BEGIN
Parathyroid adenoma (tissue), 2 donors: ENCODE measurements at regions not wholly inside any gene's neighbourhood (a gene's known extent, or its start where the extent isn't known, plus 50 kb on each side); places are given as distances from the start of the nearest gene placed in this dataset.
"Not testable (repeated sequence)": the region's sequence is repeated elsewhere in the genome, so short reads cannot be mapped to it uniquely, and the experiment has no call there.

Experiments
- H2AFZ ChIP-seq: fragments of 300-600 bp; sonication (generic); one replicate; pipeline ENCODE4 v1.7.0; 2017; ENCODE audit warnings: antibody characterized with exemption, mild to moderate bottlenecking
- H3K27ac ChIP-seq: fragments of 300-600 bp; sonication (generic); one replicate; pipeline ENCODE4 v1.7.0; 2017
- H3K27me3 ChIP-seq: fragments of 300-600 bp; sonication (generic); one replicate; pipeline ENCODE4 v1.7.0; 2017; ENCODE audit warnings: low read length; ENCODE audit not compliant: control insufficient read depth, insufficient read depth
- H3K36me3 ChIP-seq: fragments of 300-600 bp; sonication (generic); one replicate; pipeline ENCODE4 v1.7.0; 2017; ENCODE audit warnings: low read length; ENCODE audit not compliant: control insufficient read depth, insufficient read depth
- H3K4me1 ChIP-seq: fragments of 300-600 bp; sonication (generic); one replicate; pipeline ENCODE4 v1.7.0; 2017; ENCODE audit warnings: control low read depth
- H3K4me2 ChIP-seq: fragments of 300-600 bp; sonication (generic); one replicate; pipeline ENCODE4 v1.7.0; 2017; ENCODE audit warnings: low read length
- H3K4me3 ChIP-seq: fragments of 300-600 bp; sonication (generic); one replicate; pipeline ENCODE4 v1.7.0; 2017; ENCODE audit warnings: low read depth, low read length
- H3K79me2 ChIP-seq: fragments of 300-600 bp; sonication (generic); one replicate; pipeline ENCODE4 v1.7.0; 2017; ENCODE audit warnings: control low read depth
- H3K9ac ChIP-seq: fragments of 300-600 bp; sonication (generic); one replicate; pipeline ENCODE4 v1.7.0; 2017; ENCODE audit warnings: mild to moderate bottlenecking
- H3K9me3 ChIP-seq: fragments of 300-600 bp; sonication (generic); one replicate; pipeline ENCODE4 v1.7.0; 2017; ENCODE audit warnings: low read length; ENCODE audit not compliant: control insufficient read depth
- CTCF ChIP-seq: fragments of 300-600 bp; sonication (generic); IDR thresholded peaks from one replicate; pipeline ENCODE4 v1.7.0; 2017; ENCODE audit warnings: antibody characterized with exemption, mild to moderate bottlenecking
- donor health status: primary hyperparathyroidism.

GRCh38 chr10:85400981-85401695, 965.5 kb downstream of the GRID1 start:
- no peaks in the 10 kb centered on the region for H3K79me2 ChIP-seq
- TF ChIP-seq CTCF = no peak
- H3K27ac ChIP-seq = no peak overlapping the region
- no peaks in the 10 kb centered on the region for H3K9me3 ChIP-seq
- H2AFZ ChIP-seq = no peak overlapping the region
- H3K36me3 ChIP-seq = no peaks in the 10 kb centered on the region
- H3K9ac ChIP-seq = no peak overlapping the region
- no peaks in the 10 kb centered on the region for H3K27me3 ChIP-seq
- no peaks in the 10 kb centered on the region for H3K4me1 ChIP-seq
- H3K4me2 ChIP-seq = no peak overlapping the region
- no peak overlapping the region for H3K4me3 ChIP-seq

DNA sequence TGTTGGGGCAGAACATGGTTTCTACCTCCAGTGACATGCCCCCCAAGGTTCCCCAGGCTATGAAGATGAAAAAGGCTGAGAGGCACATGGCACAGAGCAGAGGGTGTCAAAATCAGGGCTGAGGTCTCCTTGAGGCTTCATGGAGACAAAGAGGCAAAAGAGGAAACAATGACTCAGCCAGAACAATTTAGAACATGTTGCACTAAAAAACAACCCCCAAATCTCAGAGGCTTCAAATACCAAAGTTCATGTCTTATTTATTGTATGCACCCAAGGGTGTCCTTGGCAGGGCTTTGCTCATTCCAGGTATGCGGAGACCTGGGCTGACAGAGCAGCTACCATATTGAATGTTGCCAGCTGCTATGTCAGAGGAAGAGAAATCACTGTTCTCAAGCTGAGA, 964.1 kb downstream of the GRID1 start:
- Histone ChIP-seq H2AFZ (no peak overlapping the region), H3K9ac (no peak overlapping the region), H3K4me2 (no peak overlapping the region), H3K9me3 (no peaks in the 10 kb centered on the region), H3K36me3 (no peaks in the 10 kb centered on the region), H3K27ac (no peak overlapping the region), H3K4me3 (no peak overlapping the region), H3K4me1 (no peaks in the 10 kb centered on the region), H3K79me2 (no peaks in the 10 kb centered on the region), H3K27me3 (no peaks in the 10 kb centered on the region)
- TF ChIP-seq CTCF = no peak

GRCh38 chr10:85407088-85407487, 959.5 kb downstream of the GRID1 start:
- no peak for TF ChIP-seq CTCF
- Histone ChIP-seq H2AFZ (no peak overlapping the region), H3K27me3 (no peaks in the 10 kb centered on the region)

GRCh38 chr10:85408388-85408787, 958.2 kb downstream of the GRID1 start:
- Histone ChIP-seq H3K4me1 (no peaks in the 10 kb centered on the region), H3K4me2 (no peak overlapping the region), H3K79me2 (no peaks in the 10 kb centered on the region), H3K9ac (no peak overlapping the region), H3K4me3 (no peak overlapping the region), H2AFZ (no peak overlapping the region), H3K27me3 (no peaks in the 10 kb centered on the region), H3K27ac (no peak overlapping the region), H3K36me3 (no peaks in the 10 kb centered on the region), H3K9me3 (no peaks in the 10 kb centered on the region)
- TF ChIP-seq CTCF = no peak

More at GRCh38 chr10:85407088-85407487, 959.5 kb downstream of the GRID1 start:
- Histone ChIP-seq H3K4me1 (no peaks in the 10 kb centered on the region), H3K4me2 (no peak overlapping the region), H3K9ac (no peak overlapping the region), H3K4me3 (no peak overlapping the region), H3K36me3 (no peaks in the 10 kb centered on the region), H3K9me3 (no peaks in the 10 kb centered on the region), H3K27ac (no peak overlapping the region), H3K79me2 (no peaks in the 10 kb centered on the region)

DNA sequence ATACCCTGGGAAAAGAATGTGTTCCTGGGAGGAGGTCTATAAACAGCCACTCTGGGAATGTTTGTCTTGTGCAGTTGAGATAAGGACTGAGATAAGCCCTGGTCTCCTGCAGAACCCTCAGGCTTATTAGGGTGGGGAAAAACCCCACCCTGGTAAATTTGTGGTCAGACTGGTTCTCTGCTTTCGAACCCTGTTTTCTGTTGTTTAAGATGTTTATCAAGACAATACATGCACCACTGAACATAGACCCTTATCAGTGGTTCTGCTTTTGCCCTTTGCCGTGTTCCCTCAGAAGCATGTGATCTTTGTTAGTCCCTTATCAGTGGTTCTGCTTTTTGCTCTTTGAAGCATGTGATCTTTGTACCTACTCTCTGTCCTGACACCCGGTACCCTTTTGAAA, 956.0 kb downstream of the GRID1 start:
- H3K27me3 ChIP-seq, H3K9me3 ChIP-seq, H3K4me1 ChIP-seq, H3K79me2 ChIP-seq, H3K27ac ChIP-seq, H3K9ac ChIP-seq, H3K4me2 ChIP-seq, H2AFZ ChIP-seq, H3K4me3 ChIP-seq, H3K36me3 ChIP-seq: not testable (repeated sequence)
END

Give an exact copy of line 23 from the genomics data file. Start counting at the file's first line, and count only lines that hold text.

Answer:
- H3K9ac ChIP-seq = no peak overlapping the region